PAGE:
My wife and I moved to Hawthorne when we got married in 2016, and we are thankful to have a beautiful home, wonderful neighbors, and plenty of friends we’ve met in town. My wife’s name is Janet, and we live on Dixie Avenue with Joshua, our two-year-old son, and Benjamin, my twenty-eight-year-old son.
We rent the first floor of a home, and we often look at houses for sale while we are out walking with the baby. The average home price in Hawthorne is around $400,000, and we can’t afford that right now.
If you met us, you might think that we are well off, since my wife works as a nurse practitioner and I own a small business. But like a lot of folks in New Jersey, we are juggling and struggling and trying to make ends meet. Meanwhile, my older son Ben works at SuperFresh, a local supermarket, and he’s saving up for a place of his own.
I realize that things have been rough for a lot of people in New Jersey this year. My wife works in the Intensive Care Unit treating patients with COVID-19, and she recently logged 84 hours in 8 days (plus overtime, but who’s counting).
Nevertheless, we have a lot to be thankful for, starting with our neighbors.
We found our current home with the help of a realtor in Hawthorne. She waived the fee because my wife was seven months pregnant and we had to move on short notice.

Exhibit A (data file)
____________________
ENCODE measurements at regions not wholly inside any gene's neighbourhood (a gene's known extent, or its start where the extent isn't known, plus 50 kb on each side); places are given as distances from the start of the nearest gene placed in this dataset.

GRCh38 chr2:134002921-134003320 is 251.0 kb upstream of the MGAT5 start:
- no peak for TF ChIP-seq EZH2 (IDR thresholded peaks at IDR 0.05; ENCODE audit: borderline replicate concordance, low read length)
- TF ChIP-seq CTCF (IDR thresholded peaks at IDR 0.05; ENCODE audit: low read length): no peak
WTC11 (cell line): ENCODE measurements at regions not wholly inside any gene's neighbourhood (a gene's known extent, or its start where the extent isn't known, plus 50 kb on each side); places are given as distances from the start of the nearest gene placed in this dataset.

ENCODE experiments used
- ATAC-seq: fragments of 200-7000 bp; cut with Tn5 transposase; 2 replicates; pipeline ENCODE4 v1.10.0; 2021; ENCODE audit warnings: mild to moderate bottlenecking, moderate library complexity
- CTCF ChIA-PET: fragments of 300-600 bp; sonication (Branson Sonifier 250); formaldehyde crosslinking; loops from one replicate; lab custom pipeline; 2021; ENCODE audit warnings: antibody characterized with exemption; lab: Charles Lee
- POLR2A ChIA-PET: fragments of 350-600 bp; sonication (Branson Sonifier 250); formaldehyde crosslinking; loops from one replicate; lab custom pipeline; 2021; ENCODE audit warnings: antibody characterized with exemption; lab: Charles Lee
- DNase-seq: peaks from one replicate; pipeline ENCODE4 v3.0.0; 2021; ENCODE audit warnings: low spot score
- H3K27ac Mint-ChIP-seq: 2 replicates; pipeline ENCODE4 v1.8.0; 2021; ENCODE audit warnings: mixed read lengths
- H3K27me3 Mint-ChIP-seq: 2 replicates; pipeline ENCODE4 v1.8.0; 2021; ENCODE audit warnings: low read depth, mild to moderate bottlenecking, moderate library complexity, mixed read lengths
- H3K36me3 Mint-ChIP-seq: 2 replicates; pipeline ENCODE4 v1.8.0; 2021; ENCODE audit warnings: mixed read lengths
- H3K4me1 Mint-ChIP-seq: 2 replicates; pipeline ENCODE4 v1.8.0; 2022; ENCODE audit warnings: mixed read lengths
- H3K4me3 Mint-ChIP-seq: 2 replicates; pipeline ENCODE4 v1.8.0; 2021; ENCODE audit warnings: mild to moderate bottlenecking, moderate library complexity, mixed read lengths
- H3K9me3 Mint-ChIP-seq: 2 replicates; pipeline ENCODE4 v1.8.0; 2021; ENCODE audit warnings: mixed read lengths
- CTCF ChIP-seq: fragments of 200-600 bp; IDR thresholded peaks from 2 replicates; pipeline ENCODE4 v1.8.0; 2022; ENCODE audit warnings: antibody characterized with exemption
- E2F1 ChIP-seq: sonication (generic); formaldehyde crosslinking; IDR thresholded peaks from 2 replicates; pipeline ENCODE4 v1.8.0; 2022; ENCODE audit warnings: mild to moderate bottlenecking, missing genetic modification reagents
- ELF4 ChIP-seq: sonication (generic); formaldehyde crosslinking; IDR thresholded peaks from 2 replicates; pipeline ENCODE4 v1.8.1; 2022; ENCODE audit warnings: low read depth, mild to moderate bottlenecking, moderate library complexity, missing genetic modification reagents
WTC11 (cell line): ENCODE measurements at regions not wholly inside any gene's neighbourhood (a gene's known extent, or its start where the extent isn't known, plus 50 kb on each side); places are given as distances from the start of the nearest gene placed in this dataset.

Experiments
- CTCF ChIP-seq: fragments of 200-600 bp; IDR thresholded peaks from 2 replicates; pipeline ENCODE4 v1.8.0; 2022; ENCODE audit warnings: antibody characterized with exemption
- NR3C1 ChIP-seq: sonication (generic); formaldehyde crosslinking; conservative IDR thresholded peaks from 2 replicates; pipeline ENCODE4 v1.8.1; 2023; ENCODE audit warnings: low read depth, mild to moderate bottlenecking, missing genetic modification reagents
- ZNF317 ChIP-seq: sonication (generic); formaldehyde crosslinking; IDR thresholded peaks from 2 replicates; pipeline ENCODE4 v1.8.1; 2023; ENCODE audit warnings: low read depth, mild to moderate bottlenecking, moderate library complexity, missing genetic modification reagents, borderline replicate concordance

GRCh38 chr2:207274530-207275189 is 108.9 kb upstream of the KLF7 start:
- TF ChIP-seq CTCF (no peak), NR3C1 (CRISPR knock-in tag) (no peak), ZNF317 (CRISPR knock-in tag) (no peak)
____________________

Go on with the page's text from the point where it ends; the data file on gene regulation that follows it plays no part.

On the day we moved in, a person helping us scratched my neighbor’s car. I offered to pay for the damage but he just brushed it off.
When summer came, a neighbor across the street cuts the grass for the woman next door. He also cuts the grass for someone up the street.
That winter, a neighbor with a snowblower cleared the walk in front of our house.
Last Christmas a neighbor gave my son Joshua a remote-control car. Why? Because my wife said “hi” when she walked the baby.
Last month, my wife and I were in quarantine. Two of my neighbors brought us food.
I could go on and on about our neighbors, and I haven’t even mentioned the people we’ve met at Goffle Brook Park, the Hawthorne Chamber of Commerce, or the Louis Bay 2nd Library.
I realize that Coronavirus has isolated many of us. But a virus does not prevent neighbors from helping one another.